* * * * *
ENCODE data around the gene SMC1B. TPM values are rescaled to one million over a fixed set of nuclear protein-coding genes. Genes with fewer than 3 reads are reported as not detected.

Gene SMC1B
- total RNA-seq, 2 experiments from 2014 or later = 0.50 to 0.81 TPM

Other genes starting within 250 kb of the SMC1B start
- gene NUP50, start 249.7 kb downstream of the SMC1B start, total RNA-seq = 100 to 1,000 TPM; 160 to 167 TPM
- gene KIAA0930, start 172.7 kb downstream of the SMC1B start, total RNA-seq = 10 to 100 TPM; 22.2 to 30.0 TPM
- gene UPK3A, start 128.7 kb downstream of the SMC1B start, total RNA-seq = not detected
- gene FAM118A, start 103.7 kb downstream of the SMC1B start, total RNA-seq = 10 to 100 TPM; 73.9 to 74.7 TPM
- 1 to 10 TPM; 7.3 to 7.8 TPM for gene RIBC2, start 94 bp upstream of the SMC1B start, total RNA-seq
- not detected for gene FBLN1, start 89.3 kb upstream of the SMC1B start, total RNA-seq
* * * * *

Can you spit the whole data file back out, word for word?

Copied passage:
ENCODE data around the gene SMC1B. TPM values are rescaled to one million over a fixed set of nuclear protein-coding genes. Genes with fewer than 3 reads are reported as not detected.

Gene SMC1B
- total RNA-seq, 2 experiments from 2014 or later = 0.50 to 0.81 TPM

Other genes starting within 250 kb of the SMC1B start
- gene NUP50, start 249.7 kb downstream of the SMC1B start, total RNA-seq = 100 to 1,000 TPM; 160 to 167 TPM
- gene KIAA0930, start 172.7 kb downstream of the SMC1B start, total RNA-seq = 10 to 100 TPM; 22.2 to 30.0 TPM
- gene UPK3A, start 128.7 kb downstream of the SMC1B start, total RNA-seq = not detected
- gene FAM118A, start 103.7 kb downstream of the SMC1B start, total RNA-seq = 10 to 100 TPM; 73.9 to 74.7 TPM
- 1 to 10 TPM; 7.3 to 7.8 TPM for gene RIBC2, start 94 bp upstream of the SMC1B start, total RNA-seq
- not detected for gene FBLN1, start 89.3 kb upstream of the SMC1B start, total RNA-seq